An uptight, conservative businesswoman accompanies her boyfriend to his eccentric and outgoing family's annual Christmas celebration and finds that she's a fish out of water in their free-spirited way of life.
Everett Stone, who made it on Wall Street, returns home for Christmas with his bride Meredith Morton. His ultra-liberal, anti-conventional rustic Connecticut family doesn't exactly warm to the outsider, who despite her best efforts to please prospective in-laws looks, sounds and acts like the conservative bigots they hate, while various Stones have their own problems. Only matriarch Sibyl Stone's unshakable maverick other son Ben gives her a chance, and as Everett won't actively turn against either, she feels more supported by him and a weird romance blossoms. feeling beleaguered, Meredith calls in help from her easygoing sister Julie, who proves no help to her but soon develops a chemistry with Everett, so everything may now shift if they dare follow their hearts.Written by
Writer-director Thomas Bezucha tips his hat twice to what appears to be his favorite holiday film, Meet Me in St. Louis (1944). The main title sequence ends by zooming into the postcard image, which then segues into a live- action version of the same landscape, a device Vincente Minnelli used to launch into the first scene of the MGM musical. Later, Bezucha shows Susanna (Elizabeth Reaser) watching the Christmas Eve ball scene from Meet Me in St. Louis (1944) on television while Amy (Rachel McAdams) slumbers in her lap, and this leads to a three- minute sequence depicting each of the characters' Christmas Eve comings and goings while Judy Garland's rendition of "Have Yourself a Merry Little Christmas" plays in its entirety. See more »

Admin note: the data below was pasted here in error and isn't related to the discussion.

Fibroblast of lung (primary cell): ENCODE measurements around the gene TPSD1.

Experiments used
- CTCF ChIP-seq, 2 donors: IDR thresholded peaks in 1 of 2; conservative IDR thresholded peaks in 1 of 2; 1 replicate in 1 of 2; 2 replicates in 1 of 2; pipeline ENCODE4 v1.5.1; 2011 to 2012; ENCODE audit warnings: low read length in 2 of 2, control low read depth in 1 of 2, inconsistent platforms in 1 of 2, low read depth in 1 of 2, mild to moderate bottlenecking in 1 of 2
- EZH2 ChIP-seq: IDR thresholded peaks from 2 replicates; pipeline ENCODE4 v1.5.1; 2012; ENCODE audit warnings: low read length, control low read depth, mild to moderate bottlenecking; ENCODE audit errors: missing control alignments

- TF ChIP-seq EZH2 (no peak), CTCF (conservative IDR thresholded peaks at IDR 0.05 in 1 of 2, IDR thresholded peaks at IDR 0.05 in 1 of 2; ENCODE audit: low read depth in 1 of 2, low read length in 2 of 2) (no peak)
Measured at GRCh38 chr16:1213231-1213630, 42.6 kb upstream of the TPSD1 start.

When Ben is telling Meredith not to dilly dally, his shirt is outside of his pants. Then when he is talking to Everett it is tucked inside his pants. See more »
[Susannah goes upstairs to her mother's room, tiptoes inside and takes her shoes off, she then climbs on the bed and spoons with Sybil, who then awakens... she turns around and puts her hand on Susannah's cheek lovingly]
Who else knows?
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I totally agree with The Unemployed Critic that the trailers (and the poster) for "The Family Stone" are misleading, and ultimately an insult to the film. My husband and I are cinema addicts, but the trailers convinced us that we could live without another silly and predictable "clash of family cultures" movie. Fortunately the good-to-glowing reviews in American and Australian papers encouraged us to at least give the film a chance. We were rewarded with great writing and acting, lots of laughs and some tears. "The Family Stone" was my favourite of the many movies we saw over the Holidays -- but we almost missed out on it, due to bad Marketing.
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